The five winners of American Graduate’s Raise Up hip-hop and spoken-word competition performed their original poems on the stage of Washington, D.C.’s Kennedy Center during a star-studded celebration Sept. 28. The Raise Up competition aimed to include more young people in conversations about high-school dropout rates. It came about through a partnership between CPB’s American Graduate initiative and Youth Speaks, a San Francisco–based nonprofit that seeks to empower young people through writing and performing. The contest was part of the American Graduate: Lets Make It Happen initiative, which focuses on helping communities reduce dropout rates.
The Senate approved three members of the CPB Board Thursday, one returning and two new. The three were nominated by President Obama earlier this year. New to the governing body for a term expiring in 2016 is David Arroyo of Brooklyn, N.Y., s.v.p. for legal affairs at Scripps Network Interactive. From 2008-12 Arroyo chaired the Board of Latino Justice, formerly the Puerto Rican Legal Defense and Education Fund. He also was recognized by the Imagen Foundation as one of the most influential Latinos in entertainment in 2012.
Greater Public, the organization providing fundraising resources and support to public media stations, has opted not to renew the contract of Jeannie Ericson, executive director of its digital division. Ericson formerly worked directly with stations as executive director of the Integrated Media Association, which merged with Greater Public in August 2013. Under a yearlong contract that expired Aug. 29, she helped Greater Public evaluate how to integrate iMA’s digital services for stations into its existing portfolio of development-focused activities. Ericson had not expected that Greater Public would decline to renew her contract, she said.
CPB will review its television Community Service Grant policies to clarify how to handle station revenues from the upcoming spectrum auction. The auctions, mandated by Congress to be conducted by the FCC before 2022, will clear spectrum for wireless devices. All broadcasters must decide whether to participate, and a station’s sale of spectrum could bring in millions of dollars. So far, two recent noncom TV deals in California and Maryland, in which a speculator paid stations up front for a share of future spectrum proceeds, each topped $1 million. The value of a similar deal in Connecticut was not made public.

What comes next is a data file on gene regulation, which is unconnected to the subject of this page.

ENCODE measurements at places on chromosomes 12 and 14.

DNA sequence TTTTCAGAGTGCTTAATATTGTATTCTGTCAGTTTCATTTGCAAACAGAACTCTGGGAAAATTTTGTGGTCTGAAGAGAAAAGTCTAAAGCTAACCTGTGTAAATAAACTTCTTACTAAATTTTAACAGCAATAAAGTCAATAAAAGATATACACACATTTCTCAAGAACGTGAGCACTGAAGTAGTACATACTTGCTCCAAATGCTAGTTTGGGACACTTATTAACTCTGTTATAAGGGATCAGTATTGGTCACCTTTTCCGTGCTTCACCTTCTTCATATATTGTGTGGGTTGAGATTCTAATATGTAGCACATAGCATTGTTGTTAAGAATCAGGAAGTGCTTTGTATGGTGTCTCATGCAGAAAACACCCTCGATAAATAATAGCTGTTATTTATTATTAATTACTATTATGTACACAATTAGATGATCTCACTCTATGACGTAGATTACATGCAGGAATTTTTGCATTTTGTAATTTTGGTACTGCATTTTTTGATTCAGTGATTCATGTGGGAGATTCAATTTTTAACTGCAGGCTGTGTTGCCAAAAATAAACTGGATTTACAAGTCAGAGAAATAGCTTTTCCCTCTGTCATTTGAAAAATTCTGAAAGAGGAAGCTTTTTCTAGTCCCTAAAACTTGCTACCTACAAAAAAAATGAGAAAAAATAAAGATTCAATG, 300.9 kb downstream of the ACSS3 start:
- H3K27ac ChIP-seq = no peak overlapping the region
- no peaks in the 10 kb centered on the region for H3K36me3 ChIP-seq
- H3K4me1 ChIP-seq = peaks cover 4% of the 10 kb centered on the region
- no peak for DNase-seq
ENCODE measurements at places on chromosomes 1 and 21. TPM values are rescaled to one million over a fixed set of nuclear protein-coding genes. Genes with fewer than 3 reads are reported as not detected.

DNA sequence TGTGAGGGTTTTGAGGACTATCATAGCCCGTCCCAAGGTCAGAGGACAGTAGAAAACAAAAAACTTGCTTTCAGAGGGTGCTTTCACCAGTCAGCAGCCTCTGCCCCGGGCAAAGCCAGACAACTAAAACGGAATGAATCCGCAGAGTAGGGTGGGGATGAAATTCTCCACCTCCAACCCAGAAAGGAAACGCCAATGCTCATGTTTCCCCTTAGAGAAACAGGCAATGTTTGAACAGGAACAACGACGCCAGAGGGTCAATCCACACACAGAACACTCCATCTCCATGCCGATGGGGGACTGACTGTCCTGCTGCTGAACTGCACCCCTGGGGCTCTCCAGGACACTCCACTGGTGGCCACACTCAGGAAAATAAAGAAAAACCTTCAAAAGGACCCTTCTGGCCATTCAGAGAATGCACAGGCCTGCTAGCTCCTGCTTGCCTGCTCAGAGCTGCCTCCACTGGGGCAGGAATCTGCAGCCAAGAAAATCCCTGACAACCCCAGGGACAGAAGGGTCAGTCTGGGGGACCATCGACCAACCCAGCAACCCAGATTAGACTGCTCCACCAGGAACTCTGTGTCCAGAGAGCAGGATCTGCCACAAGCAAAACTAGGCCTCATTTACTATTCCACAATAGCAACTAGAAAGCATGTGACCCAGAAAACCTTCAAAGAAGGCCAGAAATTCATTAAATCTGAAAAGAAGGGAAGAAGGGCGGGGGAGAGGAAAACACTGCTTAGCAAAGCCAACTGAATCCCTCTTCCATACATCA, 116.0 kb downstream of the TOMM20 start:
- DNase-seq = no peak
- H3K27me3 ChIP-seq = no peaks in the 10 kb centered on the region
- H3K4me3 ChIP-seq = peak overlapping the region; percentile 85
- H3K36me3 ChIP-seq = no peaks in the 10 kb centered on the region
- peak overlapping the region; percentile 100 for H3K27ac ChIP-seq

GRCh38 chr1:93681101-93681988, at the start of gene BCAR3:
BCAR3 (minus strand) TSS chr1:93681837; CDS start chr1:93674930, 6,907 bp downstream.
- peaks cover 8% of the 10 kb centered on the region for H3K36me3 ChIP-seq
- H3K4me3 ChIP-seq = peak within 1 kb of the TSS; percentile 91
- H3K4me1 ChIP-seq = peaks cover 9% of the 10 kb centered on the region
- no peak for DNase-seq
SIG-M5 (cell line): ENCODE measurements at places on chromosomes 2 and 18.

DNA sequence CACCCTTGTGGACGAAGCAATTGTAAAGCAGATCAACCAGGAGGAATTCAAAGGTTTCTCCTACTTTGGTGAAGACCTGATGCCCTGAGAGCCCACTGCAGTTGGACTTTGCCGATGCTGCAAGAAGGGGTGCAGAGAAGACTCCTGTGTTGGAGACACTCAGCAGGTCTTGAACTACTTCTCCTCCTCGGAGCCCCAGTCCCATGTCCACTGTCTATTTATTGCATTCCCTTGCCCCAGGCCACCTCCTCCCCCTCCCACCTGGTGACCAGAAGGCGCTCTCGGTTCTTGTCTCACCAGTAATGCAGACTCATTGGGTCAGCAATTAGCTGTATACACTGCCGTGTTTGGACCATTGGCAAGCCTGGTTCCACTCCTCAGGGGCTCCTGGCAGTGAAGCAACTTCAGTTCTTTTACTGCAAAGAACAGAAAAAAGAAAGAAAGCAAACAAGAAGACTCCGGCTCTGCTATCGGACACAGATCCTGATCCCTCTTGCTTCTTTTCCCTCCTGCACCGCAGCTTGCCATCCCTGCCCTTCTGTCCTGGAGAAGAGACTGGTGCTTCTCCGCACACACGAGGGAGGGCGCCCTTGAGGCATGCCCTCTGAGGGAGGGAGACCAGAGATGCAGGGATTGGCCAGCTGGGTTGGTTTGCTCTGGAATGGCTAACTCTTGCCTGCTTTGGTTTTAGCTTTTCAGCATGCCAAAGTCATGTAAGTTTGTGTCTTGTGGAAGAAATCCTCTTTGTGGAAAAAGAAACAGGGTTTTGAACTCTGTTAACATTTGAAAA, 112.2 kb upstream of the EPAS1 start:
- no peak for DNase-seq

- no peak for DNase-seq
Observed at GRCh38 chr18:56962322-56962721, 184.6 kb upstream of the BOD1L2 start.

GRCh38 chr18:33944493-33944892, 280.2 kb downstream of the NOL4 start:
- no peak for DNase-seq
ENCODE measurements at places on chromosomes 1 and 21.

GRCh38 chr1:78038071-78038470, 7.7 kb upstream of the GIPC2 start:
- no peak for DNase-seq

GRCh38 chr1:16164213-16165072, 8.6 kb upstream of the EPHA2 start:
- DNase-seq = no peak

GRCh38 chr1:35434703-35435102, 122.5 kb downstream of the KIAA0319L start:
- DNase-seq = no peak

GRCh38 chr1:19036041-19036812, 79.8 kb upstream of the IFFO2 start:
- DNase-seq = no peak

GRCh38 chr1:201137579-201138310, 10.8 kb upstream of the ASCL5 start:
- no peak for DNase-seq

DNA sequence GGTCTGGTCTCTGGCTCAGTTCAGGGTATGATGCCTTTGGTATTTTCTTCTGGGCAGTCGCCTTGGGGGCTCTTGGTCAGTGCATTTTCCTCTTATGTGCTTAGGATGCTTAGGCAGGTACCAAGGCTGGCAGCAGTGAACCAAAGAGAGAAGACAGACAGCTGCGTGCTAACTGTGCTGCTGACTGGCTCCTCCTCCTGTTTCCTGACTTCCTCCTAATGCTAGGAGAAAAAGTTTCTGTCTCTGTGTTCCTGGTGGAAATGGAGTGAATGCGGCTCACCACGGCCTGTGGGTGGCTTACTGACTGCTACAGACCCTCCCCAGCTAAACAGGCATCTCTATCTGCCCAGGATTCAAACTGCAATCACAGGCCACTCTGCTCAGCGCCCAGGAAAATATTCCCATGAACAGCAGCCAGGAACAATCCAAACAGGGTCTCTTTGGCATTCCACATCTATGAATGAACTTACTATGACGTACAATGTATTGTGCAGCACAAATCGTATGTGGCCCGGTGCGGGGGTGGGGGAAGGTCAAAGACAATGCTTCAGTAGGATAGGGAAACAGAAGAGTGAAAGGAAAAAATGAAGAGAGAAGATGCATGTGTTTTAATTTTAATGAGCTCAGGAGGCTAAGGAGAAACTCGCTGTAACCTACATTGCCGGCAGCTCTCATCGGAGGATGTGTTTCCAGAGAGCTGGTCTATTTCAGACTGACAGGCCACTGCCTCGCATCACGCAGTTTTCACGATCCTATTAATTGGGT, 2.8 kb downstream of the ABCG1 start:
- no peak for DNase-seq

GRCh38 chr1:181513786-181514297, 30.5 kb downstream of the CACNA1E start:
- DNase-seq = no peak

Firelight Media, the documentary filmmaking nonprofit founded by Stanley Nelson, received a $2.55 million grant from CPB Aug. 20 to expand Producers’ Lab, a public television documentary mentorship project. Producers’ Lab recruits filmmakers and producers from underrepresented regions across the country to work with Nelson and Firelight Media to create documentaries that include a more diverse range of voices. The grant will allow the lab to add 30 to 40 more producers to the program over three years and expand its recruiting to all regions of the country. The program’s goal of adding more diversity to public TV’s airwaves was a main selling point for CPB, according to Joseph Tovares, senior vice president of diversity and innovation at CPB.
KEET-TV, one of the smallest PBS member stations, has grown its membership by 40 percent and raised more than $600,000 over the past six months in an effort to keep its federal Community Service Grant. Local businesses in Eureka, Calif., have posted banners pushing “The Power of One,” the motto of KEET’s campaign. Website pop-ups show viewers holding signs with titles of their favorite public TV shows. A local utility provider is pitching in, donating a portion of each paid petroleum bill to the station. At issue is KEET’s inability to meet the $800,000 minimum in nonfederal financial support that CPB requires of CSG grantees, which the station has never done in its 45-year history.